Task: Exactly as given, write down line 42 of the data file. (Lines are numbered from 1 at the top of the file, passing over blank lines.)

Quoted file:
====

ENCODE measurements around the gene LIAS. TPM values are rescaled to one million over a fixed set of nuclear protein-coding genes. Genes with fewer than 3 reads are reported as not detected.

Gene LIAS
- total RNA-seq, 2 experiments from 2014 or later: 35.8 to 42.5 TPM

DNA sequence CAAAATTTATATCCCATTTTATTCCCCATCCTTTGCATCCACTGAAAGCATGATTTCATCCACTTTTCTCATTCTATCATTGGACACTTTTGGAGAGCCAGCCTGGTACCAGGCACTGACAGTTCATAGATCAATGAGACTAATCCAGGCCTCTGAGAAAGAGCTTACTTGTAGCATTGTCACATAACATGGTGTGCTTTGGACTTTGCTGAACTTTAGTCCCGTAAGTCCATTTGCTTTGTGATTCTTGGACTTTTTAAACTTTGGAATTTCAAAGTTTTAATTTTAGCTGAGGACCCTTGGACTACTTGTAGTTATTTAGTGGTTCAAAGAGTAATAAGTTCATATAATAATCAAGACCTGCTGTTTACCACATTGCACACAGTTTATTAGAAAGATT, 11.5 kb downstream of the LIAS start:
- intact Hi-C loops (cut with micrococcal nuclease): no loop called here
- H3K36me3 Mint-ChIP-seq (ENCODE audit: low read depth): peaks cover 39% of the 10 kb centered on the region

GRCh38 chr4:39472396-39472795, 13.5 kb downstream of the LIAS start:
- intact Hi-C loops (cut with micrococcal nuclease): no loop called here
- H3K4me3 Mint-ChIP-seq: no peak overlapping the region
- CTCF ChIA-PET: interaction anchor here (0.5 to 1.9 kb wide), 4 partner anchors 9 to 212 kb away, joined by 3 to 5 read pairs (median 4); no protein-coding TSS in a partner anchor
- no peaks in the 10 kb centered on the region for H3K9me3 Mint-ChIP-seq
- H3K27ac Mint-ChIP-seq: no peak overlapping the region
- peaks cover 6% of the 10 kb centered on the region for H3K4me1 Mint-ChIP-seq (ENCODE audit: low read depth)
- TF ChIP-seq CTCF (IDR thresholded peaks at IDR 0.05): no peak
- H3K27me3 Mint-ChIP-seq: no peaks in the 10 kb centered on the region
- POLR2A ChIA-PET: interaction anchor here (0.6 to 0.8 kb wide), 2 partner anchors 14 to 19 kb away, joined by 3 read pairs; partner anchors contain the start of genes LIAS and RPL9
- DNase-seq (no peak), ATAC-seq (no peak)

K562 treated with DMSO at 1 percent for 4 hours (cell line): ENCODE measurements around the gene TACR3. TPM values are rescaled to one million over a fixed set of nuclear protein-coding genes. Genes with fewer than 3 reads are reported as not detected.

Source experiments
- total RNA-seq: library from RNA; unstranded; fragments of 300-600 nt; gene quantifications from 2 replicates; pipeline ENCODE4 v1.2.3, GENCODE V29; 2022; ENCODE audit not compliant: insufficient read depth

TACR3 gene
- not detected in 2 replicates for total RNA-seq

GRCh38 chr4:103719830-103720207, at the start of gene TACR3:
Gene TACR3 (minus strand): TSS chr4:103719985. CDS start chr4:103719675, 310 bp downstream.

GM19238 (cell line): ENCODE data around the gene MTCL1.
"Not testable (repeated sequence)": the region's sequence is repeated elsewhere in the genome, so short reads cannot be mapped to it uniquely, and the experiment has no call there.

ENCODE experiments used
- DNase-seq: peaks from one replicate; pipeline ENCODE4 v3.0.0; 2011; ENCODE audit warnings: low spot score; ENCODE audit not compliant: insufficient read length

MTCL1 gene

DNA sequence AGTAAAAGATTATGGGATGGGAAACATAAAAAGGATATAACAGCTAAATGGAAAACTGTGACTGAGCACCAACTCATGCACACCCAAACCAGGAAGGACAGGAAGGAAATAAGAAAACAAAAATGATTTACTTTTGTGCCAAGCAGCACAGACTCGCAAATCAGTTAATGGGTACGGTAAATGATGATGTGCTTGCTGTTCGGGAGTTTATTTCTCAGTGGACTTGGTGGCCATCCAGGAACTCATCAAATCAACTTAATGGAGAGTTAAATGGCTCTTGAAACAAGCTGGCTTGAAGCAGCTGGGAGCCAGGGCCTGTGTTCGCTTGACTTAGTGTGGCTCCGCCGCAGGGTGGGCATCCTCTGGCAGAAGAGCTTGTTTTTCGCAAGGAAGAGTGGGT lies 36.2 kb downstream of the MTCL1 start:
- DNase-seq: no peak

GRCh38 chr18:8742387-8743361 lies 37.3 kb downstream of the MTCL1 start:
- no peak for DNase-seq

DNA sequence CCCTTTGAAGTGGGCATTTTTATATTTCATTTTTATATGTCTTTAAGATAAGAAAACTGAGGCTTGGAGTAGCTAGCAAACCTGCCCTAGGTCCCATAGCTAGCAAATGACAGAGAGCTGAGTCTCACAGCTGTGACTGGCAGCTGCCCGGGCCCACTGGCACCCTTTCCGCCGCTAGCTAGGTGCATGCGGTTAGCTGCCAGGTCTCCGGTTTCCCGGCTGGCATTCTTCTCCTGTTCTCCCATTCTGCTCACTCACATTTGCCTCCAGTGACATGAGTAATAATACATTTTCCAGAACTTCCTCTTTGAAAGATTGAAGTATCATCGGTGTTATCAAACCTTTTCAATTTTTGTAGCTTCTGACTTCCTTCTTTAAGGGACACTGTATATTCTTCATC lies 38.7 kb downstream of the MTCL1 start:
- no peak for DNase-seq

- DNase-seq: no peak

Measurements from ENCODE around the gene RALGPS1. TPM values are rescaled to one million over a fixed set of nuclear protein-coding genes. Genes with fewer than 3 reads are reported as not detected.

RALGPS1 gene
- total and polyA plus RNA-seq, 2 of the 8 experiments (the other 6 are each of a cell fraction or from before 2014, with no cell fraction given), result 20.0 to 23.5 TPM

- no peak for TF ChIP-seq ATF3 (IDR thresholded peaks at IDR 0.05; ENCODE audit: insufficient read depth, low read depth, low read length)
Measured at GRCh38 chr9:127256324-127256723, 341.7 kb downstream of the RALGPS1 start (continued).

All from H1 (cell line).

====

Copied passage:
All from H1 (cell line).